April 18, 2001 -- Do you feel like someone is watching your every move at work? You are probably not overly paranoid.
According to new data, nearly 80 percent of major companies now monitor employees' use of e-mail, Internet or phone. That's per the American Management Association, which conducts an annual survey of workplace monitoring and surveillance.
The figure represents a sharp rise from 1997 when only 35 percent of companies kept tabs on their workers. And the increase comes while the percentage of workers with access to office e-mail and Internet remained virtually unchanged.
The AMA study, while not representative of all workplaces, focused on 1,627 large and mid-sized firms among its members and clients which together employ over a quarter of the U.S. work force.
The survey also found that companies increased monitoring across the board. Sixty-three percent now watch Internet usage and 47 percent review e-mails, a climb from 54 percent and 38 percent respectively.
Companies were using the information they gathered to punish transgressions. More than a quarter of the companies surveyed said they have fired employees for misusing office e-mail or the Internet, and 65 percent had disciplined workers.
More companies have also started blocking what they deem inappropriate or unauthorized Web sites in an effort to control offenses.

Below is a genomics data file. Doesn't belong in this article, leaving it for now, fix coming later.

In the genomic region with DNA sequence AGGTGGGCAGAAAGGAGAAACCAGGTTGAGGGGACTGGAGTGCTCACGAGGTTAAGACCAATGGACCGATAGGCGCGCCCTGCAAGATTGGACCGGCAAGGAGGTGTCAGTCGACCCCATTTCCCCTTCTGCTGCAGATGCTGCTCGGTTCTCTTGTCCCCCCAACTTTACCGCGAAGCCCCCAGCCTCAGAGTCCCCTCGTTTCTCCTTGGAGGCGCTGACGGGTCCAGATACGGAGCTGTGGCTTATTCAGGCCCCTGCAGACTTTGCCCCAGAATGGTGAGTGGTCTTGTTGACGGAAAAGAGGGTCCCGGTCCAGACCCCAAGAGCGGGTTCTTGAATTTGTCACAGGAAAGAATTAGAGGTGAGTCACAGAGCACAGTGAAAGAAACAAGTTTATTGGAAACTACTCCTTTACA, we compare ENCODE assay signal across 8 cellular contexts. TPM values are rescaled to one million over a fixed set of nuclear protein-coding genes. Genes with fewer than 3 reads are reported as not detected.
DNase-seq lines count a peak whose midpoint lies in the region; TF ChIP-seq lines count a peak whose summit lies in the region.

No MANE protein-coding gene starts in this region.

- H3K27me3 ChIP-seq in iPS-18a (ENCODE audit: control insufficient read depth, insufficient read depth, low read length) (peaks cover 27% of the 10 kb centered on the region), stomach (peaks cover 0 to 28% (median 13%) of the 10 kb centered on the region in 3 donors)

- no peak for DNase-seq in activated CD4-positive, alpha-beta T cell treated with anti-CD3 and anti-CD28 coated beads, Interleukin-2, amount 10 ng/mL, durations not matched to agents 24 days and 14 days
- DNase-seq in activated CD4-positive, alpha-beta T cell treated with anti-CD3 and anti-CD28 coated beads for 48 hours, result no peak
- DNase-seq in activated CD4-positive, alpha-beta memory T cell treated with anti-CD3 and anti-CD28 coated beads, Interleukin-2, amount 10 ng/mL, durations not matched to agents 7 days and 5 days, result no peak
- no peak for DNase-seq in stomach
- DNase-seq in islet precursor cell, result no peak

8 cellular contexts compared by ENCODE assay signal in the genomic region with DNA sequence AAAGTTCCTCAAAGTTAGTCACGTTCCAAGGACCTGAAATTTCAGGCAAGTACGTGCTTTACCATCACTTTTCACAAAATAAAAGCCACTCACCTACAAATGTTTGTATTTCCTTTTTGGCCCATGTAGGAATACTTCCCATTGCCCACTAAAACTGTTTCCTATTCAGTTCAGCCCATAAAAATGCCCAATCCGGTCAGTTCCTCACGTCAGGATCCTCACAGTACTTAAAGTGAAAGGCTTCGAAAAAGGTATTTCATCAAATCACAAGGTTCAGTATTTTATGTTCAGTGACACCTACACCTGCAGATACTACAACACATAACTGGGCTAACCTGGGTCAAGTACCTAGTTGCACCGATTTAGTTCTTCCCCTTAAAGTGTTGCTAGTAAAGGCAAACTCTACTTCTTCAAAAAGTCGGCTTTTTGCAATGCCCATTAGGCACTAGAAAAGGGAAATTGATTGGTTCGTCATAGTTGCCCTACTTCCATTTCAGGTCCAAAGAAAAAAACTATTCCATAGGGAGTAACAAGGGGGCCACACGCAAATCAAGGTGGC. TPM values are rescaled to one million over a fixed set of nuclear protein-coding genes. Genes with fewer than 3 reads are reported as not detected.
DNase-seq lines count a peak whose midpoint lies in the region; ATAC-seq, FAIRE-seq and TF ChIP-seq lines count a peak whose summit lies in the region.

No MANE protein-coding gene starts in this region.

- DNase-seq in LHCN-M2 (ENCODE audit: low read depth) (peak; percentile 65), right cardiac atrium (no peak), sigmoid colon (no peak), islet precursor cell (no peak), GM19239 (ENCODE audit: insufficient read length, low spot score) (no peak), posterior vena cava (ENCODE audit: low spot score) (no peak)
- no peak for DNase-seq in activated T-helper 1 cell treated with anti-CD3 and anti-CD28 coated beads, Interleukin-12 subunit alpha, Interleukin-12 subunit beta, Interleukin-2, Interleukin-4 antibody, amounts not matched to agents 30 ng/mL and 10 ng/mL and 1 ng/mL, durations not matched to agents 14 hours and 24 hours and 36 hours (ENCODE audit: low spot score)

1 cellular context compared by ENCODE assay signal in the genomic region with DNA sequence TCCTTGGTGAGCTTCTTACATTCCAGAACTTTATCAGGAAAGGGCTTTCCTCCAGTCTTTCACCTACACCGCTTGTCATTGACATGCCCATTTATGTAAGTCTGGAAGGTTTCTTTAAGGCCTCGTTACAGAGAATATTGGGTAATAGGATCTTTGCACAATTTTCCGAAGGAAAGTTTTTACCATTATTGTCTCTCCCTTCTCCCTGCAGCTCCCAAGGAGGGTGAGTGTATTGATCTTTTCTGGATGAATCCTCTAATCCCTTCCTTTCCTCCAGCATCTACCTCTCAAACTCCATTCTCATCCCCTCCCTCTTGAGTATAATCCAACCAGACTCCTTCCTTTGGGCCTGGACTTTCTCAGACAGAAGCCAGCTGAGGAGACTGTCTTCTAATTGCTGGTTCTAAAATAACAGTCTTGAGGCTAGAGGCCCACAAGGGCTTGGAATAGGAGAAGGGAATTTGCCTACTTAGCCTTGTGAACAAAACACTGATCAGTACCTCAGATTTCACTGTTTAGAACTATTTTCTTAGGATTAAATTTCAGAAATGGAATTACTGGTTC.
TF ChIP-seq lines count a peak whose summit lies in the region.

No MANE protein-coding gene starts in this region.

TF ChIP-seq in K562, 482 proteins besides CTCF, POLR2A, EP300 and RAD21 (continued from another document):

"It's not just a matter of corporate curiosity, but very real worries about productivity and liability that push these policies," said Eric Rolfe Greenberg, director of management studies for the AMA.
"Personal e-mail can clog a company's telecommunications system, and sexually explicit or other inappropriate material downloaded from the Internet can lead to claims of a hostile work environment," he added.
Ellen Bayer, AMA's human resources practice leader explained: "The lines between one's personal and professional life can blur … but employees ought to engage in some discretion about personal activities carried out during the official hours of work."
Typically, the larger the company, the more incentive it has to check up on its employees, the survey found.
The financial sector — banks, brokerages, insurance and real estate — was the most vigilant, reporting the 92.1 percent of firms participate in some form of surveillance.
More than three-quarters of those who work in wholesale and retail, manufacturing, business and professional services and other non-profit organizations also were watched.
But the AMA pointed out that most of the companies tend to carry out spot checks rather than monitor workers constantly. Usually all employees are subject to occasional snooping, while some firms check up on specific positions more than others.
"Privacy in today's workplace is largely illusory," said Bayer. "Work is carried out on equipment belonging to employers who have a legal right to the work product of employees using it."